The skin has the largest surface area and is most exposed to the external environment. This exposure causes a lot of wear and tear, and one of the worse complications including melanoma, which is a form of skin cancer. Read on to know about its causes, caution signs to stay alerted and how to take care of the skin.
The skin has cells known as melanocytes which give it the color. Generally, the more the number of melanocytes, the darker is the person’s complexion. This pigment is also present in skin, hair, nails, and eyes. The moles are skins are areas of higher concentration of these cells. Africans moles can be a precursor to melanoma, but not all moles turn to melanoma.
- Exposure to ultraviolet rays from the sun. Fair-skinned people are at greater risk than darker complexioned people. A single sunburn experience can also increase the risk of developing melanoma
- Use of tanning beds, especially in people below 30, ups the risk of melanoma. Indoor tanning beds is classified as having the highest record by WHO
- Family history
- Ethnicity, with Hispanics at the greatest risk and African-Americans at the least risk
- For those who have risk factors for developing melanoma, a monthly self-exam is advisable. A formal annual exam with a dermatologist is also advised. This will help in early identification of the condition and lead to early treatment and containment.
- Melanoma is not restricted to the skin, can also occur in feet, eyes, and scalp
- Use a mirror to check all over the body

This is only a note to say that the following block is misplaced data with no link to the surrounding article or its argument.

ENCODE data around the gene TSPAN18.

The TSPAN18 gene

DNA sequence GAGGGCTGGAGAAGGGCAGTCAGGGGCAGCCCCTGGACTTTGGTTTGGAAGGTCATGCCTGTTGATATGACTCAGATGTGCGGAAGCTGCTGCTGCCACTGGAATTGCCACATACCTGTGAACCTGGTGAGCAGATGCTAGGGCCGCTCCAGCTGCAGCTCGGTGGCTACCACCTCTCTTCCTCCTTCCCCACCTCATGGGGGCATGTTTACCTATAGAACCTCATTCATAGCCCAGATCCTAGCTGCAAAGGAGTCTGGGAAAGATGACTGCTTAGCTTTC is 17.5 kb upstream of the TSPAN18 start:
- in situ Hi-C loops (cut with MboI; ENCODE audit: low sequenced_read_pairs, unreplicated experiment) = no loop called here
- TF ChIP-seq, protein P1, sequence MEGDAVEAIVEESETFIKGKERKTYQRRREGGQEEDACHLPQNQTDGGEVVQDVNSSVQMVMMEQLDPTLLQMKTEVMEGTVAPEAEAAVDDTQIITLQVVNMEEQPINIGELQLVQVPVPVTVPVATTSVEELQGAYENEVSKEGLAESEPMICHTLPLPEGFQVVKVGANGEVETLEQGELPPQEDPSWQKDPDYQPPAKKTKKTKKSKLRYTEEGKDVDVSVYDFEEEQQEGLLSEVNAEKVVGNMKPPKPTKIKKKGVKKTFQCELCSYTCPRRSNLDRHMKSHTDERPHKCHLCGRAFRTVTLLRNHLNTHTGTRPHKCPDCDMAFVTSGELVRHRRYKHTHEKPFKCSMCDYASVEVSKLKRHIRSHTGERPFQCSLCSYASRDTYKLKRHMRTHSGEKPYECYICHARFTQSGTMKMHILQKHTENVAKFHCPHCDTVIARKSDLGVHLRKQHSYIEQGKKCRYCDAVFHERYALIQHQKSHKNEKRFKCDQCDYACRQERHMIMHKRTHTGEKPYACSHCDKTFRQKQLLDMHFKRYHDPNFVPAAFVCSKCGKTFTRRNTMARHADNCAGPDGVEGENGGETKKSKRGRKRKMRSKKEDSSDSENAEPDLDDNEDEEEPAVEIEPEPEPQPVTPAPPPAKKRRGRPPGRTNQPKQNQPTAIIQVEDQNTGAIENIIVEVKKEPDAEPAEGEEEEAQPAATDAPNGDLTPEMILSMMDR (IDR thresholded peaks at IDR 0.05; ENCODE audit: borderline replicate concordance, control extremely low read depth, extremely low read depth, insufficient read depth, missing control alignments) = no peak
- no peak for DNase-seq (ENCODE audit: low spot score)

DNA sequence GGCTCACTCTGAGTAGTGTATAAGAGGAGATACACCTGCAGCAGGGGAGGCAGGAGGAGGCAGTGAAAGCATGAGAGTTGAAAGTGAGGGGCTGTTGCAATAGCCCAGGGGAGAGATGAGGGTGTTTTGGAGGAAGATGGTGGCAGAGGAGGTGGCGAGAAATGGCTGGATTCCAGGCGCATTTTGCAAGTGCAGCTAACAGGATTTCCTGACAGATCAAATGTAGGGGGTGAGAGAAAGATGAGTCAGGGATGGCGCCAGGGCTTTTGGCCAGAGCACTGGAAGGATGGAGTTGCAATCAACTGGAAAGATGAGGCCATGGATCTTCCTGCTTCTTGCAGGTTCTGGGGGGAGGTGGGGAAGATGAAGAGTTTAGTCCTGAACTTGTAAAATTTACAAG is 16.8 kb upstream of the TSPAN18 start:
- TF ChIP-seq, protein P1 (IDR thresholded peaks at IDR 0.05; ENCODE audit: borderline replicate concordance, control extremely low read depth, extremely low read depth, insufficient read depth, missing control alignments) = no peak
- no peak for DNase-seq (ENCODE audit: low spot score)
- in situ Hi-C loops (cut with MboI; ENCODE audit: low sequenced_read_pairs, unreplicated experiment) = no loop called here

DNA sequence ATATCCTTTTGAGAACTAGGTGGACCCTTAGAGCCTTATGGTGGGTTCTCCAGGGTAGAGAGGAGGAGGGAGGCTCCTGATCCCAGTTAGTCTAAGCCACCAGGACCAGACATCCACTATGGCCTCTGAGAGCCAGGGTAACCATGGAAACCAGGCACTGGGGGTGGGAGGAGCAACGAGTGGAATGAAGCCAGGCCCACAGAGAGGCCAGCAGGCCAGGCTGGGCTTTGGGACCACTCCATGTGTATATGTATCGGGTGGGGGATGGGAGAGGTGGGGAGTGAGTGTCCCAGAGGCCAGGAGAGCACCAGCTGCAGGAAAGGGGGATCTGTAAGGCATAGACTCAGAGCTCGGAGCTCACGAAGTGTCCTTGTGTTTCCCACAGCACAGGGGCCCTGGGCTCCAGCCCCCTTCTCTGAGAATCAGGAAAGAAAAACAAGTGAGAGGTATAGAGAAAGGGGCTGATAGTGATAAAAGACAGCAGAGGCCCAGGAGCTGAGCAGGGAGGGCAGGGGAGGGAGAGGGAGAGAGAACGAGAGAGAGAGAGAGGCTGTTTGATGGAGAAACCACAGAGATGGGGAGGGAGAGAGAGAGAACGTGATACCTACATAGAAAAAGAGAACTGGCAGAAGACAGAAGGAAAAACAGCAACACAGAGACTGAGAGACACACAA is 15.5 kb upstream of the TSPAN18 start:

- If you have moles, watch for a change in their size, shape, and regularity. Any change should be immediately checked for.
- If you see any new irregularities on the skin anywhere, get medical attention.
- Any sore that has not healed
- Any swelling that is near the mole or has not regressed
- Change in sensation including itching or pain
- A quick way to remember is to check for ABCDE: Asymmetry of the lesion, irregularity of the borders, change in color, diameter greater than six mm, and speed of evolution. Watching for these can help in early diagnosis.
Melanoma is directly linked to sun exposure, and so reducing sun exposure and taking adequate precautions can help in prevention.
- Avoid or reduce exposure to the sun
- Use sunscreen religiously. The SPF should be at least 30 and should be reapplied every two hours
- Use a hat or cap, sunglasses, and cover up when out in the sun
- Be extra careful when out on the beach or in the mountains
- Avoid sun if possible between 10 A.M. to 4 P.M.
- Use tan removal agents after a sun exposure
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